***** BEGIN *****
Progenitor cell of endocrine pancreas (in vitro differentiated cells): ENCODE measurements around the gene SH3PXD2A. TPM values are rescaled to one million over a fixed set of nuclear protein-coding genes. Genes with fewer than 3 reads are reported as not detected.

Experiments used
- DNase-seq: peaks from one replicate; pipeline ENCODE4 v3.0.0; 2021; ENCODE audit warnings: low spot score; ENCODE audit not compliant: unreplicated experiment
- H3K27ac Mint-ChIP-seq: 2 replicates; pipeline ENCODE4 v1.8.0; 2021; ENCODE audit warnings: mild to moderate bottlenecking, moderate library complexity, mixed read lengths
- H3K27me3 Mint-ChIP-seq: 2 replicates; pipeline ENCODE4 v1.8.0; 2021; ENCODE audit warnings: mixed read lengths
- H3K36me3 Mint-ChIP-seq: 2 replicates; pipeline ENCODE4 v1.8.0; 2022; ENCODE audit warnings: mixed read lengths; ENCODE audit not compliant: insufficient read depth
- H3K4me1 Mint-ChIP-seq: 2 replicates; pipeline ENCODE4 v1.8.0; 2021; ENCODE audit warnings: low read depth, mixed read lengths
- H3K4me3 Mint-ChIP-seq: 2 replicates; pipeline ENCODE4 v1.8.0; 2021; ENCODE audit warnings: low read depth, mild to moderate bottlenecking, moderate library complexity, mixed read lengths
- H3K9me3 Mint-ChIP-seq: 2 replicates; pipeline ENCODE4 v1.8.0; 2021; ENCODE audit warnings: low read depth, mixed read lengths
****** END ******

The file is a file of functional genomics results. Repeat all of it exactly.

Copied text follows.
Progenitor cell of endocrine pancreas (in vitro differentiated cells): ENCODE measurements around the gene SH3PXD2A. TPM values are rescaled to one million over a fixed set of nuclear protein-coding genes. Genes with fewer than 3 reads are reported as not detected.

Experiments used
- DNase-seq: peaks from one replicate; pipeline ENCODE4 v3.0.0; 2021; ENCODE audit warnings: low spot score; ENCODE audit not compliant: unreplicated experiment
- H3K27ac Mint-ChIP-seq: 2 replicates; pipeline ENCODE4 v1.8.0; 2021; ENCODE audit warnings: mild to moderate bottlenecking, moderate library complexity, mixed read lengths
- H3K27me3 Mint-ChIP-seq: 2 replicates; pipeline ENCODE4 v1.8.0; 2021; ENCODE audit warnings: mixed read lengths
- H3K36me3 Mint-ChIP-seq: 2 replicates; pipeline ENCODE4 v1.8.0; 2022; ENCODE audit warnings: mixed read lengths; ENCODE audit not compliant: insufficient read depth
- H3K4me1 Mint-ChIP-seq: 2 replicates; pipeline ENCODE4 v1.8.0; 2021; ENCODE audit warnings: low read depth, mixed read lengths
- H3K4me3 Mint-ChIP-seq: 2 replicates; pipeline ENCODE4 v1.8.0; 2021; ENCODE audit warnings: low read depth, mild to moderate bottlenecking, moderate library complexity, mixed read lengths
- H3K9me3 Mint-ChIP-seq: 2 replicates; pipeline ENCODE4 v1.8.0; 2021; ENCODE audit warnings: low read depth, mixed read lengths